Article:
How classic cars get appraised
Classic car appraisals occupy a fair amount of my time, and there are always a lot of questions about the appraisal process itself. I thought this would be a good time to take some of the mystery out of it.
In most cases the party ordering an appraisal ends our conversation with something along the lines of “I’d like the appraisal to come in as high as possible,” or “I’d like the appraisal to come in as low as possible.”
A party going through a bankruptcy or a divorce might want the appraisal to be low in the hopes of being able to keep the car. A party trying to obtain financing for the purchase of a classic car, or donating a car to a charity, or negotiating with an insurance company after a loss would want the appraised value to be as high as possible.
As an appraiser, it is my job to assign a specific value to a particular vehicle, but unless we actually sell the car that is the subject of the appraisal, the value assigned by the appraiser is nothing more than a well-educated guess. That is why appraising a collector car is more of an art than a science.
Some appraisers will simply pull out a letterhead and jot down a note to the effect that in their professional opinion your 1957 Chevrolet Bel Air convertible is worth $75,000. In many cases this will suffice. And in many it won’t. Especially if the appraisal is challenged for any reason by an I.R.S agent, insurance underwriter, bankruptcy trustee, or your soon to be ex-spouse’s attorney. My appraisals are written to particularly high standards known as USPAP (Uniform Standards of Professional Appraisal Practice). They are prepared in fundamentally the same way that a real estate appraiser would appraise your home. Your home is considered “real property” and your classic car is considered “personal property.”
When I appraise a classic car I use a combination of three things. The first is “Recently recorded public sales” of similar vehicles, also known as “comps.” The second is published figures in price guides such as NADA. The third is my knowledge of the market.
The values of “comps” can vary dramatically. A very nice 1957 Bel Air Convertible might trade hands locally for $70,000. Recent completed sales on eBay (forget “asking prices”) are in the $55,000 range, and the same car at the Barrett-Jackson auction in Scottsdale, Arizona could easily fetch over $100,000. Published figures such as The NADA Price Guide put it somewhere in the middle at about $69,850. So, what is this car worth? Good question. And one that can’t be answered without first explaining that almost all classic cars that I appraise are done so at Fair Market Value (FMV). Rarely do Salvage Value, Replacement Value, Liquidation Value, Marketable Cash Value, or numerous other values come into play. Occasionally Diminished Value is necessary if a classic car has been damaged, but that does not apply here.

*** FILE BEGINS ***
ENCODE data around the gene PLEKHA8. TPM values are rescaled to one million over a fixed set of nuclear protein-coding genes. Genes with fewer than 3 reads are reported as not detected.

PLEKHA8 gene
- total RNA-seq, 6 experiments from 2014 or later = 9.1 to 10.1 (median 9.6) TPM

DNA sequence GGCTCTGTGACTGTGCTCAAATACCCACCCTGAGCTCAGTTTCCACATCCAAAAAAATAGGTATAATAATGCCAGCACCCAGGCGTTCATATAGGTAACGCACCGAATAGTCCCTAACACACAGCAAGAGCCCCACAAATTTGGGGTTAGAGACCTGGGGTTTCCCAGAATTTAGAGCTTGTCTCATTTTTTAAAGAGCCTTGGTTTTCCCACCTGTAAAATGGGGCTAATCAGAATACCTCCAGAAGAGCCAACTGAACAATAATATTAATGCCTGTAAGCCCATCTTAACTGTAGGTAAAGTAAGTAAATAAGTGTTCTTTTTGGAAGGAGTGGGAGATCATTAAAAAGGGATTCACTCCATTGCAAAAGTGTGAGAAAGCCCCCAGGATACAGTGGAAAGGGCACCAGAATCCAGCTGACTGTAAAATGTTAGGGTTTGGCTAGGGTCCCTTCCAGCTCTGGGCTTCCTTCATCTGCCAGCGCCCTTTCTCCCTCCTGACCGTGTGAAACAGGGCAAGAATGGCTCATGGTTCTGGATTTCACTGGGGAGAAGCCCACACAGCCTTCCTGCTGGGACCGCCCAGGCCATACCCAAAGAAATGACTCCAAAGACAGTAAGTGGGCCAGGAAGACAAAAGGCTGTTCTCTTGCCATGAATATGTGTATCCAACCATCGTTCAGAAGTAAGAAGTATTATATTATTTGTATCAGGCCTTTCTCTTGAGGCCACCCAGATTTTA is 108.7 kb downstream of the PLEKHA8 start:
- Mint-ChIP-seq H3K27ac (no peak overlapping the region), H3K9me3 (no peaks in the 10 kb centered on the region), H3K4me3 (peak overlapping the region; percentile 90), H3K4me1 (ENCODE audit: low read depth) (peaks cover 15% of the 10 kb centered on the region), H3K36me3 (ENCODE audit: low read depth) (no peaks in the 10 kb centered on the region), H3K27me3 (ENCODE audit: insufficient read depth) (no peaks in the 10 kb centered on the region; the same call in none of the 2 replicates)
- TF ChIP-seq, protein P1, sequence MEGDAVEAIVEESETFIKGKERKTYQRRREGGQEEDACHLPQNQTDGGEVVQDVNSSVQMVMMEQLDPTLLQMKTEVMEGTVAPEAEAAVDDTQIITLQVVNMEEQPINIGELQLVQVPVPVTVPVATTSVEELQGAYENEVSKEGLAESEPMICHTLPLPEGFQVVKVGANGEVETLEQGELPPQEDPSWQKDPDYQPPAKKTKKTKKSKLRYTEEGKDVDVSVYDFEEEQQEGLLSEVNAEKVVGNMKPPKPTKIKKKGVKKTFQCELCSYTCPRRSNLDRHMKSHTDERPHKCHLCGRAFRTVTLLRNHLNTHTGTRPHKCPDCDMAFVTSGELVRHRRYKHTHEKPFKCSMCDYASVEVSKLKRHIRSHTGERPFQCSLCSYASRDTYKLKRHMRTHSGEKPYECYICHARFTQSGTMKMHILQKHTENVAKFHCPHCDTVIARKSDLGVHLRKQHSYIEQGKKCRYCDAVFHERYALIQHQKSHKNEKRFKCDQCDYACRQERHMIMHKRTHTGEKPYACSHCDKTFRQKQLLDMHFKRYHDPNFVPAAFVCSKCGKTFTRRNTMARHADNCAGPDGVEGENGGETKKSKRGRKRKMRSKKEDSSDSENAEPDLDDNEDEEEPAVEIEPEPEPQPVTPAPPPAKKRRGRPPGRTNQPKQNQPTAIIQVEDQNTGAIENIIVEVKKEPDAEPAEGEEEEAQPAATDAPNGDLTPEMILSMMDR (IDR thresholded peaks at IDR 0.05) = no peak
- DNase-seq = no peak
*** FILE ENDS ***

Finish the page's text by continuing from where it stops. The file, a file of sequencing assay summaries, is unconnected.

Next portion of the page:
FMV, as applied to classic cars, is loosely defined as “ The price that the vehicle would sell for on the open market between a willing buyer and a willing seller, with neither party being required to act, and both parties having reasonable knowledge of the relevant facts.” The part of the definition that says “with neither party being required to act” pretty much eliminates the high Barrett-Jackson sales figures as the sole “comps” because both parties usually have about 180 seconds to act. Likewise, the low eBay figures cannot be relied on as the only “comps” because of the part of the definition that reads “and both parties having reasonable knowledge of the relevant facts.” eBay buyers generally rely only on the information provided by the seller, and that is why classic cars sold on eBay generally sell at a discount. Interestingly, the published NADA figures are just about right. That’s because their figures are derived predominantly from reports of actual sales that are provided to them from a variety of sources on a quarterly basis.
It is my job to take all of these values and determine exactly how I want to apply them to the car being appraised. I also make seasonal and geographical adjustments to the previously mentioned data, and I will often modify a value based on criteria that is hard to quantify, such as originality, provenance, or thorough documentation of a vehicle.
Hopefully you now have a better understanding of how a car is valued. Your car is not worth what you see on television at the Barrett-Jackson auction. Not unless you want to pay to transport it to Arizona, pay a consignment fee, pay a commission if it sells, pay for someone to travel with the car, and pay to bring it home if it doesn’t sell. Nor is it worth the “asking prices” of sellers all over the media and internet. It is worth what someone is willing to pay for it, and that is usually what similar cars have sold for on the open market.